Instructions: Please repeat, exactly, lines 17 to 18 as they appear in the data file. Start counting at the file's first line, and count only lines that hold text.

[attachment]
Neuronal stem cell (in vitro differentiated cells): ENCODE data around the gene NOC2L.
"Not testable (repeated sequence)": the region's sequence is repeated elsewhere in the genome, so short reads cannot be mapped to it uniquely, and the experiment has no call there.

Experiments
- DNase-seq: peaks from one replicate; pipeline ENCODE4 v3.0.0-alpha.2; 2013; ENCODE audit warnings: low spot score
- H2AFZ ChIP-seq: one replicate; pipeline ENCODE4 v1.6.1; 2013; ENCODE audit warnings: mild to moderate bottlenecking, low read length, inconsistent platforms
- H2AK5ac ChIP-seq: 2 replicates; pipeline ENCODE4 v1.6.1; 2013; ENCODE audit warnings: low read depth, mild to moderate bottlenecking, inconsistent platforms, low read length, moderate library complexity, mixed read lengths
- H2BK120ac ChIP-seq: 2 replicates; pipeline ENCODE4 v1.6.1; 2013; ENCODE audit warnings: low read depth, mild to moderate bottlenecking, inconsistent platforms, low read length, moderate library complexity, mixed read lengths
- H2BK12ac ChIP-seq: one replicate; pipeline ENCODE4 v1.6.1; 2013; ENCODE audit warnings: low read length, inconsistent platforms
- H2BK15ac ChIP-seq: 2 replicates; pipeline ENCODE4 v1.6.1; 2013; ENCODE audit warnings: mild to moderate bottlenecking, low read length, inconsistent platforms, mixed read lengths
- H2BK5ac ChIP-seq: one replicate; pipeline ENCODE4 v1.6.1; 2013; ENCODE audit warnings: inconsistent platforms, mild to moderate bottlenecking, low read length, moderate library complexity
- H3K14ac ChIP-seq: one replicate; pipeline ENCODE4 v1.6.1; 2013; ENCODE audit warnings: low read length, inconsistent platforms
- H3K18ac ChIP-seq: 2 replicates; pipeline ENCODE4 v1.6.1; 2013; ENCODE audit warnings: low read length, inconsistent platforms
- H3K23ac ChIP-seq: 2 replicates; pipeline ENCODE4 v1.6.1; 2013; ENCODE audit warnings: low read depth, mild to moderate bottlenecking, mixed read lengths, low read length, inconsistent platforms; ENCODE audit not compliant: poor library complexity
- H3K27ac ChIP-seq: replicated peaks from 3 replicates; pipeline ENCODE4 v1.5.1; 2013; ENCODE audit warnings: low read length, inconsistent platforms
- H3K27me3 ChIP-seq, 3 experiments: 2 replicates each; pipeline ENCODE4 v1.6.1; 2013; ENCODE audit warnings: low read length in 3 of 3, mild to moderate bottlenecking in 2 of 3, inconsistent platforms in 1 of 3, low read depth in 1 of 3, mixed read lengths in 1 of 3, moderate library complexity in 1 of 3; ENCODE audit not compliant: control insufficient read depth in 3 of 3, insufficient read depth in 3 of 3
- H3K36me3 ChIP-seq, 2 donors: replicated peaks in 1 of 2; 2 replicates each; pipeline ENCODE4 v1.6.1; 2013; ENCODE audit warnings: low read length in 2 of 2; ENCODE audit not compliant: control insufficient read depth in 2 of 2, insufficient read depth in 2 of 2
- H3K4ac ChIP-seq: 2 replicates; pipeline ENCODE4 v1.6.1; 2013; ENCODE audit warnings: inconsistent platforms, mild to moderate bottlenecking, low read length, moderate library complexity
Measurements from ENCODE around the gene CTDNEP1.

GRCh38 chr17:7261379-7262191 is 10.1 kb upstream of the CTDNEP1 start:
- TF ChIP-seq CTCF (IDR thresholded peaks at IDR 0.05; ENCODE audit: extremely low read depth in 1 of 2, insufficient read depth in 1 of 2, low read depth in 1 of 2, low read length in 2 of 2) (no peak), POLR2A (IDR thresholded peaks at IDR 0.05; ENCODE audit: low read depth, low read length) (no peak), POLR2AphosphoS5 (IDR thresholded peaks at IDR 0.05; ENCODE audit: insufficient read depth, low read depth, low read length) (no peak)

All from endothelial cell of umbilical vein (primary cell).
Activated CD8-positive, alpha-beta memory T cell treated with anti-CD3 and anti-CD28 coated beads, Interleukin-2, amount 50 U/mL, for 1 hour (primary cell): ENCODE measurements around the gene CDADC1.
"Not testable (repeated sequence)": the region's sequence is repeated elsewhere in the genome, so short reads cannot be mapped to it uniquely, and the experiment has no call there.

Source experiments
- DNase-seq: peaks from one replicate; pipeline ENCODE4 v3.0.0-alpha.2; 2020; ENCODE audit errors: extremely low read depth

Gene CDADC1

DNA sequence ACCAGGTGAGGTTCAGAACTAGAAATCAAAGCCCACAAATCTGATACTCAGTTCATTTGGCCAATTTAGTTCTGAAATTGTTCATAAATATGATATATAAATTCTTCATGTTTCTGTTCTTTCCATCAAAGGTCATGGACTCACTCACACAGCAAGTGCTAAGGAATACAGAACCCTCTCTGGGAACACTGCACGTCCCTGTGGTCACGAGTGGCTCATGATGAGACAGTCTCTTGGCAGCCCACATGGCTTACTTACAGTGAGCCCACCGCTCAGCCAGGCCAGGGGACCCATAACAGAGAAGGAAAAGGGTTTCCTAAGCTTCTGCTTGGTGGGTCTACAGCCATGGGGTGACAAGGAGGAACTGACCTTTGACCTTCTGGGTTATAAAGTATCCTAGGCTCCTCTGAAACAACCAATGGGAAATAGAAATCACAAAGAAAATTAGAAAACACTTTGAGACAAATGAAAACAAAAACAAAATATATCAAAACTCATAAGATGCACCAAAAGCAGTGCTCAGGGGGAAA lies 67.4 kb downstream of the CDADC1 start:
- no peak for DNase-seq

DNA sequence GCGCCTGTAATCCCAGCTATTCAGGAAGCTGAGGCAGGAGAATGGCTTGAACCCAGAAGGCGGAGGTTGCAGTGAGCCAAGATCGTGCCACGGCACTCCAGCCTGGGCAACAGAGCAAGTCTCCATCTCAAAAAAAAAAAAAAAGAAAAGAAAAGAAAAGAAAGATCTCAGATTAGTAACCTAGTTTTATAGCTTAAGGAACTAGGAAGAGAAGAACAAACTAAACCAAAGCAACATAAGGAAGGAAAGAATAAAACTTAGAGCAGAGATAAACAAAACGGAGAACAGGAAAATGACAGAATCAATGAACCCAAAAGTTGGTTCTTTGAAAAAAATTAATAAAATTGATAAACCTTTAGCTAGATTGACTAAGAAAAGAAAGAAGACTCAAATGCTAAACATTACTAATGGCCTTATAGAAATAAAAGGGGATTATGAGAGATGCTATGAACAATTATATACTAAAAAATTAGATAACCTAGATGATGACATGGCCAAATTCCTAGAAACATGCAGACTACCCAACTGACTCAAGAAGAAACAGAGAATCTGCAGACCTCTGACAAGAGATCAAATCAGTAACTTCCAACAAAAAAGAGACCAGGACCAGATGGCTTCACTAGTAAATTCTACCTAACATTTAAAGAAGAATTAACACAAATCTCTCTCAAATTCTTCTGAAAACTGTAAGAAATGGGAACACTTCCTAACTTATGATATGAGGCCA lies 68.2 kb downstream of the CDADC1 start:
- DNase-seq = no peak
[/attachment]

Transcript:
- H3K4ac ChIP-seq: 2 replicates; pipeline ENCODE4 v1.6.1; 2013; ENCODE audit warnings: inconsistent platforms, mild to moderate bottlenecking, low read length, moderate library complexity
Measurements from ENCODE around the gene CTDNEP1.